The only thing better than buying into a great company is doing so early in its growth cycle. Initial public offerings (IPOs) are the first sale of a company's shares to the public. They give investors like you and me a shot at an early arrival -- but it's never quite as easy as that.

Many ground-floor opportunities promptly sink into the basement. Some "can't-miss" and "lay-up" IPOs wind up as nothing more than airballs.

You can help your cause by learning to spot the differences between the winners and the losers. What makes a hot IPO great? What are the warning signs of a debutante stinker? Let's dive into the answers you need.

Anatomy of a hot new stock
The best way to unlock the secrets of tomorrow's big gainers is to dig into the market-thumpers of the past. Let's take a closer look at some of the best-performing IPOs to hit the market over the past year:

Company

IPO

Gain

American Public Education (NASDAQ:APEI)

$20.00

135%

Titan Machinery (NASDAQ:TITN)

$8.50

88%

CardioNet (NASDAQ:BEAT)

$18.00

35%

Visa (NYSE:V)

$44.00

34%

K12 (NYSE:LRN)

$18.00

29%

Source: Renaissance Capital IPO Home.

Don't wrack your brain looking for a common theme. The winners come from all walks of life. Yes, American Public Education and K12 are both education service companies. However, Titan Machinery is a dealer of agricultural equipment to farmers. CardioNet is a Medical Instruments company.

In short, you are unlikely to see all five of these companies rubbing shoulders at any particular industry trade show.

So what ties all of these hot issues together? It isn't necessarily pent-up market demand. CardioNet closed below its $18 IPO price on its first trading day. Redemption came as investors gradually flocked to the shares.

Sometimes a hot IPO shows its winning ways right away, of course. That's what happened to Visa. The stock opened at $59.50, well above its $44 IPO price tag.

Lumber Liquidators (NYSE: LL) has enjoyed an even wilder run. The leading retailer of discounted hardwood flooring went public at $11 in November. Two months later, it bottomed out at $6.07, with investors fearing that the moribund housing market would chop up the chain. It didn't. Lumber Liquidators recovered, and shares have recently rebounded back to $11.

Brands like American Public Education and Titan, along with investing themes like education and farming, will provide an early advantage, but these success stories wind up earning the market's faith by producing strong quarterly results early in their tenure.

So what have we learned? Hot IPOs come from different sectors, and they're saddled with different investor expectations. Will that help you land the winners from now on? It will if you accept the nuances behind the disparity. Most of the hotties came to market as quality players, then went on to cement that perception with heady quarterly growth performances.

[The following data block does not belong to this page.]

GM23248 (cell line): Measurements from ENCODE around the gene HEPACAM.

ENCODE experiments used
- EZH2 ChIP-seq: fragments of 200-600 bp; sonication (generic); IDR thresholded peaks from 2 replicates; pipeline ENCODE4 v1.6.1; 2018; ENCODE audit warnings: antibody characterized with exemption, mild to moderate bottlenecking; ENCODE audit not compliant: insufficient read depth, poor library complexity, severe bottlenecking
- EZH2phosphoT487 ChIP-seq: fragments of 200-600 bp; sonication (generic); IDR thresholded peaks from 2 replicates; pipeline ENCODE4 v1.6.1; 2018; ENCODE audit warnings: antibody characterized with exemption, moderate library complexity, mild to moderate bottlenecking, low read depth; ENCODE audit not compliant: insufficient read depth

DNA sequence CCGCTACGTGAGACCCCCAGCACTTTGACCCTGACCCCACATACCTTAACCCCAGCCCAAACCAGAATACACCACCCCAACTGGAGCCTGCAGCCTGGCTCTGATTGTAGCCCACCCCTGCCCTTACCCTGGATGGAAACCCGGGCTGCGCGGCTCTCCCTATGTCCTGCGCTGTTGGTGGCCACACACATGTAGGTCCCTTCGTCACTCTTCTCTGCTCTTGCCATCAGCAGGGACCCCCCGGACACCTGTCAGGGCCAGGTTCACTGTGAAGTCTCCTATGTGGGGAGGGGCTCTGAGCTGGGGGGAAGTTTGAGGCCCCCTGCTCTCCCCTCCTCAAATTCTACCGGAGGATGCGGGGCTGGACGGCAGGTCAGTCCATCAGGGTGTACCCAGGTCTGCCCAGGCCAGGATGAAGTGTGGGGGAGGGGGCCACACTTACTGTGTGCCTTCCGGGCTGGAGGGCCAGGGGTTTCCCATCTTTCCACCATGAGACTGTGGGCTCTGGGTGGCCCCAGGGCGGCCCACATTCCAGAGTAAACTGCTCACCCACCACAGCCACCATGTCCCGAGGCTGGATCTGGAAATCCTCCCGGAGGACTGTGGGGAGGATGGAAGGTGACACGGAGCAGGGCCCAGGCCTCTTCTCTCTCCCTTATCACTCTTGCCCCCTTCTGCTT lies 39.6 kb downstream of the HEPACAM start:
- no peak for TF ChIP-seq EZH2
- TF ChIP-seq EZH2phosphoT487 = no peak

The pitfalls of IPO investing
There are naturally plenty of dogs in any IPO litter, even if the themes make sense. Xinyuan Real Estate (NYSE:XIN) went public in December at $14 a share. Can't miss, right? China and real estate should be as explosive as Diet Coke and Mentos. But it certainly hasn't panned out that way; Xinyuan kicked off this trading week at $2.12, nearly 85% below its IPO price.

Internet Brands is another gravity victim. The company runs high-traffic Internet sites dedicated to lucrative areas like travel and auto research. Internet and valuable keywords would have been a potent combination a couple of years ago, but they haven't panned out so well for Internet Brands. At $8 a share, it's trading below November's IPO .

We like to weed out the potential portfolio-killers by looking for a few warning signs.

  • Is the IPO an exit strategy? If there are too many executive insiders selling, it may be.
  • Is this an inferior company trying to ride coattails? Many investors learned this the hard way in the dot-com bubble days, when pretenders like Pets.com and Webvan collapsed. Make sure that new stocks are as good as -- if not better than -- their publicly traded peers.
  • Is the valuation realistic? Underwriters often reach too high for a company, when the prospects are much lower.
  • Is it a forced IPO? We hate it when a company rushes to go public as niche enthusiasm is waning. It's as if they've heard the last-call order from the bartender and are scrambling to order one more beer. Whether it's a nervous private equity firm or a cash-strapped upstart, it's a good bet to avoid those "me too" companies like the plague.

So, where does that leave you? The IPO pipeline is never dry. There may be fewer new issues going public while the market corrects itself, but quality ones find a way to earn their ticker symbols.

Getting in early has its risks, of course. We've already explored how that ground-floor elevator sometimes stops down in the basement. However, getting in early is the best way to enjoy the longest ride up to the penthouse.

Motley Fool co-founder and Chief Rule Breaker David Gardner is leading a team of Fools to Silicon Valley in search of the next great high-growth investing success stories. To get their trip dispatches and their exclusive analysis from meetings with top executives, sign up now for a free 30-day trial of the Rule Breakers premium stock-research service.

Prashant Rathore updated this article, originally written by Rick Munarriz and published on March 10, 2007. Prashant does not have any financial interest in the companies mentioned above The Fool has a disclosure policy.